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Bid to move away from dependence on oil
Independent Oil Analyst Oil prices are heading towards $70 per barrel. This will be good news for oil-exporting countries, as it means higher income and reduction in the deficit that resulted from the fall of oil prices from more than $100 per barrel to less than $40 per barrel in 2014. Most of the oil-exporting countries depend 75 percent and more on oil as their main source of income.
In the past three years, they lost a large part of their income and had to rely on overseas financial houses to balance their budget and serve their population. In the meantime, they have been trying to find new sources of revenues instead of oil.
However, their mission of the past three years will be put on hold until the next oil decline. The Arabian Gulf states headed by Saudi Arabia have decided that the time has come for economic reform, tightening of belt and, more importantly, moving away from sole dependence on oil. Their recent moves for economic reform by increasing the fuel prices and introducing Value-Added Tax (VAT) are simple steps aimed at generating income through indirect taxation, as well as cutting down expenses and wastage through excessive driving, especially with the arrival of female drivers in the country.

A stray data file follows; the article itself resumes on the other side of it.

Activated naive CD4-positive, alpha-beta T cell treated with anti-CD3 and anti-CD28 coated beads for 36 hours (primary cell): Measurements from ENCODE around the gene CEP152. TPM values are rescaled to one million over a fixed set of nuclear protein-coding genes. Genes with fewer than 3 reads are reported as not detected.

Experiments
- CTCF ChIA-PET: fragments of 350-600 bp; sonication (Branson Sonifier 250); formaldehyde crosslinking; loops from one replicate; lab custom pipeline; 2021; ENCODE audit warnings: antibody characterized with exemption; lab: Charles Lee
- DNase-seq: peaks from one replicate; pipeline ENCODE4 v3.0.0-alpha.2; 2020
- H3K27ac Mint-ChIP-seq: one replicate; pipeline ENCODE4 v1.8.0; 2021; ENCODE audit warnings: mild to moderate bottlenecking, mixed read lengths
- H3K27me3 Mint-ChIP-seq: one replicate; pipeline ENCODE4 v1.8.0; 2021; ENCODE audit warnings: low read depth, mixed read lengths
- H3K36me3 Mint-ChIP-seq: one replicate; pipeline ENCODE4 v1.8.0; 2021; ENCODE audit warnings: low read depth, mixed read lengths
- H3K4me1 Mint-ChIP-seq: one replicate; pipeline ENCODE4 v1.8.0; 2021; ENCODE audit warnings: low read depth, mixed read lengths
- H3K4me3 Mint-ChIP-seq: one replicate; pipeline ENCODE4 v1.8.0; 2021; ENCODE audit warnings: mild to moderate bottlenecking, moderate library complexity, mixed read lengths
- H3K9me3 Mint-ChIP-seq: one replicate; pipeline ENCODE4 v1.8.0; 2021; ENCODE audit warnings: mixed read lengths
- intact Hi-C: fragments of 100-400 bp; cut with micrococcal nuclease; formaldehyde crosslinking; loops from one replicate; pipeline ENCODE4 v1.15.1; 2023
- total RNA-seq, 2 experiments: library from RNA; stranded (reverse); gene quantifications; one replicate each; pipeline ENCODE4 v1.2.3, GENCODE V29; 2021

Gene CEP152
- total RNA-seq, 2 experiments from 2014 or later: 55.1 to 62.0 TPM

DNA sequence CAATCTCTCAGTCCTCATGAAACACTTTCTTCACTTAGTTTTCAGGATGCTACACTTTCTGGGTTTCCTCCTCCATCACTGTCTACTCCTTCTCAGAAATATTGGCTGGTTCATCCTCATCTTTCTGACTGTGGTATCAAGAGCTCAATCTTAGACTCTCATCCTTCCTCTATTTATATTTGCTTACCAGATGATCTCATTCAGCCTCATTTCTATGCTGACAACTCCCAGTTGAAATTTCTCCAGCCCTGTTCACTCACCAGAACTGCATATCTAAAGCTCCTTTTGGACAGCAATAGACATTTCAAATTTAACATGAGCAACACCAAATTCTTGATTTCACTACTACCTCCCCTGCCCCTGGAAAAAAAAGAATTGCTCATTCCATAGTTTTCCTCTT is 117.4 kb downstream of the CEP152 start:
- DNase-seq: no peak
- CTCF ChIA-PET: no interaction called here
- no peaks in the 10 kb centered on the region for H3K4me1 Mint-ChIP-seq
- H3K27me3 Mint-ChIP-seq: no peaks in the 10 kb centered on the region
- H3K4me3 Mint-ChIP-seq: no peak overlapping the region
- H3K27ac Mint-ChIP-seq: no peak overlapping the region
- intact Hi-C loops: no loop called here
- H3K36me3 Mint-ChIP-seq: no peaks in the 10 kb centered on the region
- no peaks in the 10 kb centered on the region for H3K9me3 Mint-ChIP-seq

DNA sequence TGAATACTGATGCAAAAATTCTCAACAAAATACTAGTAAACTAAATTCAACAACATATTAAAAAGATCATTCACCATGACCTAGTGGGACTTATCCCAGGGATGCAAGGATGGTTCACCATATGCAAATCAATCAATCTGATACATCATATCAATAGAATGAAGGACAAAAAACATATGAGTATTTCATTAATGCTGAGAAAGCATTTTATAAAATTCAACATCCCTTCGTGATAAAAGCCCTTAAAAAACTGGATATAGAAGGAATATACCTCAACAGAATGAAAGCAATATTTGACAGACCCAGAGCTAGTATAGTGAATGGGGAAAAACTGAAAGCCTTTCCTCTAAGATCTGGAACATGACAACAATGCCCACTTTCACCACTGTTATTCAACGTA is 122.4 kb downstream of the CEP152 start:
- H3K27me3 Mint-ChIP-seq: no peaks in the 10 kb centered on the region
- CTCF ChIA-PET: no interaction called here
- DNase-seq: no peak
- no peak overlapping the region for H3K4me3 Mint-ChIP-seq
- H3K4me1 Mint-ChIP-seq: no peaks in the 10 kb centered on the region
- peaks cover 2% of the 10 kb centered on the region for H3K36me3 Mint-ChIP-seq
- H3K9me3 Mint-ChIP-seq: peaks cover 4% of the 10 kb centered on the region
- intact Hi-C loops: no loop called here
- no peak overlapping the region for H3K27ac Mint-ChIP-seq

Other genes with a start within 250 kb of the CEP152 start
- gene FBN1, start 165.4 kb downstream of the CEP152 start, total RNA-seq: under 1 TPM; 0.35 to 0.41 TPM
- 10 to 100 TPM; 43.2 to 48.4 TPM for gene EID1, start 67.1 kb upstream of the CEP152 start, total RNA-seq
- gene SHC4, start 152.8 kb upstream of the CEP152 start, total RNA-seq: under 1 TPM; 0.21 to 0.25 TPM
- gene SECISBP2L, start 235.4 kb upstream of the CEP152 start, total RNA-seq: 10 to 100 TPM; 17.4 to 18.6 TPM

These measures will generate new careful price-minded customers whose eyes will always be fixed on the price of gasoline, which will be linked to the international prices, as well as minimum government subsidies, if any in the final count. For example, Saudi Arabia is moving ahead with divesting part of its ownership of “Jewel in the crown” Aramco to the international public by five percent.
This will be another source of fund for supporting Saudi Arabia’s long-term plans of investing locally and generating job opportunities for national graduates. Saudi’s 20-billion joint venture with Dow called “Al-Sadara” is an example of ensuring advancement in the petrochemical sector with thousands of job opportunities as well as similar small and big business ventures that can be developed and expanded to nearby countries.
Such economic reforms should be on track and should not be stuck in any stage to slowing down because of improvements in oil prices, which will be temporary. Higher oil prices should keep oil-exporting countries on track and encourage them to never slow down in achieving gains, as most of these countries had suffered economic pains in the last three years, and do not wish to relive that experience. Any oil gains should be used for more investments in the domestic market to further shift away from oil as much as possible such that oil becomes a secondary source of revenues!
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By Kamel Al-Harami